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c. 1878, George A. Frederick. 329–335 W. Baltimore St.
  • (Alexander Heilner)
  • (HABS)

Perhaps surprisingly, some of the most exuberant late-nineteenth-century buildings in Baltimore are the vertical manufactories and warehouses of the Loft District, and none better than the Italianate-influenced Abell Building. The attention to detail applied to these industrial buildings is noteworthy, reflecting their design by some of Baltimore’s best architects of the period. Considered among Frederick’s most successful works, the polychromatic building combines pressed brick, decorative corbeling, and terra-cotta, with lintels, Corinthian columns, and imposts in contrasting stone and marble. Likewise, it encompasses the city’s most extensive ornamental cast-iron street-level facade, manufactured by Bartlett, Robbins and Company of Baltimore. The Abell served as one of the city’s many vertical manufactories, producing ready-made clothing at a rate second only to New York City. Considered the best extant loft structure in the district, the building reflects Baltimore’s rise as a national industrial leader, from about 1870 to 1915. Others include the Inner Harbor Lofts I, formerly the Heiser (1886), the Rosenfeld (1905), and the Strauss (1887) buildings at 32–42 S. Paca Street that together form a microcosm of industrial loft design as it appeared in Baltimore, reflecting Richardsonian Romanesque, High Victorian Gothic, and Beaux-Arts classical styles.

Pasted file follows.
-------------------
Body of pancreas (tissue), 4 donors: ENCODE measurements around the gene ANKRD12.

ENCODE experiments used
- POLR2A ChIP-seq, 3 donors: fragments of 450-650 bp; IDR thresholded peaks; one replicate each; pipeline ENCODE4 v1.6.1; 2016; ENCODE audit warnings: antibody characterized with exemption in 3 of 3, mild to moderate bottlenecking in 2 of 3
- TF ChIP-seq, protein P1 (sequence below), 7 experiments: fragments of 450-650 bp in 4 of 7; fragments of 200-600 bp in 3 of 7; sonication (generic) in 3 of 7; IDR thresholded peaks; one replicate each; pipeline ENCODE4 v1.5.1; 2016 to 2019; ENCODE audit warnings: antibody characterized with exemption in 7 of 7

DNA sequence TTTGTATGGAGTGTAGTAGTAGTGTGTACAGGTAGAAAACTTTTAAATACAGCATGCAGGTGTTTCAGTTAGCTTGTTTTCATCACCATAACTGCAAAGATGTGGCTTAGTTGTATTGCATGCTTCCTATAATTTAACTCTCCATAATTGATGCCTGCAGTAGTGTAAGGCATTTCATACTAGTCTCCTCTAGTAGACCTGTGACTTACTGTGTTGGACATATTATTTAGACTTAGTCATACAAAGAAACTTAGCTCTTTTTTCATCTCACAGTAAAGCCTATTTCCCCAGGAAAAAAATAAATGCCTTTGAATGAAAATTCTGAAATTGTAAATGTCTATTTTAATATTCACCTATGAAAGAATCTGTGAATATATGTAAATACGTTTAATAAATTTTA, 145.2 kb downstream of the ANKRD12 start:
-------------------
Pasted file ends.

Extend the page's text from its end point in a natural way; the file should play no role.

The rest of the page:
Writing Credits

Lisa Pfueller Davidson and Catherine C. Lavoie



  • 1877


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Lisa Pfueller Davidson and Catherine C. Lavoie, "ABELL BUILDING", [Baltimore, Maryland], SAH Archipedia, eds. Gabrielle Esperdy and Karen Kingsley, Charlottesville: UVaP, 2012—,

Print Source

Buildings of Maryland, Lisa Pfueller Davidson and Catherine C. Lavoie. Charlottesville: University of Virginia Press, 2022, 173-173.

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